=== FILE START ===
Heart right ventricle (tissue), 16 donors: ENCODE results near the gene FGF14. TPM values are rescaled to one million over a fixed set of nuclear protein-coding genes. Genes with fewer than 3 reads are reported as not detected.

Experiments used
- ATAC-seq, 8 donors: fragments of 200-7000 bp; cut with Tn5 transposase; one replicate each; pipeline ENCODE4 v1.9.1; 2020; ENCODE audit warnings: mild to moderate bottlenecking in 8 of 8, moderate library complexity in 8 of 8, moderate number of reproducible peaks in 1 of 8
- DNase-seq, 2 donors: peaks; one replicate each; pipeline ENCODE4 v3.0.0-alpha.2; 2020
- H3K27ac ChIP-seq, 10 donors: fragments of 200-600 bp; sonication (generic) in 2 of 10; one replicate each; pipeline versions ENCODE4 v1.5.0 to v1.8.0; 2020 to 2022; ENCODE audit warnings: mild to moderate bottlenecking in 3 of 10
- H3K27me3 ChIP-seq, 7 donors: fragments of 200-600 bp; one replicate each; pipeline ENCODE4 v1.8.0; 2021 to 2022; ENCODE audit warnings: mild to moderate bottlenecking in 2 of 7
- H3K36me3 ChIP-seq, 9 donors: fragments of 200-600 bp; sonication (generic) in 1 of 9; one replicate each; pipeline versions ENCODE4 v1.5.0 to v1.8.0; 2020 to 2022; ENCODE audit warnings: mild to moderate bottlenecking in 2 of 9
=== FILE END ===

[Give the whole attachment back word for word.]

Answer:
Heart right ventricle (tissue), 16 donors: ENCODE results near the gene FGF14. TPM values are rescaled to one million over a fixed set of nuclear protein-coding genes. Genes with fewer than 3 reads are reported as not detected.

Experiments used
- ATAC-seq, 8 donors: fragments of 200-7000 bp; cut with Tn5 transposase; one replicate each; pipeline ENCODE4 v1.9.1; 2020; ENCODE audit warnings: mild to moderate bottlenecking in 8 of 8, moderate library complexity in 8 of 8, moderate number of reproducible peaks in 1 of 8
- DNase-seq, 2 donors: peaks; one replicate each; pipeline ENCODE4 v3.0.0-alpha.2; 2020
- H3K27ac ChIP-seq, 10 donors: fragments of 200-600 bp; sonication (generic) in 2 of 10; one replicate each; pipeline versions ENCODE4 v1.5.0 to v1.8.0; 2020 to 2022; ENCODE audit warnings: mild to moderate bottlenecking in 3 of 10
- H3K27me3 ChIP-seq, 7 donors: fragments of 200-600 bp; one replicate each; pipeline ENCODE4 v1.8.0; 2021 to 2022; ENCODE audit warnings: mild to moderate bottlenecking in 2 of 7
- H3K36me3 ChIP-seq, 9 donors: fragments of 200-600 bp; sonication (generic) in 1 of 9; one replicate each; pipeline versions ENCODE4 v1.5.0 to v1.8.0; 2020 to 2022; ENCODE audit warnings: mild to moderate bottlenecking in 2 of 9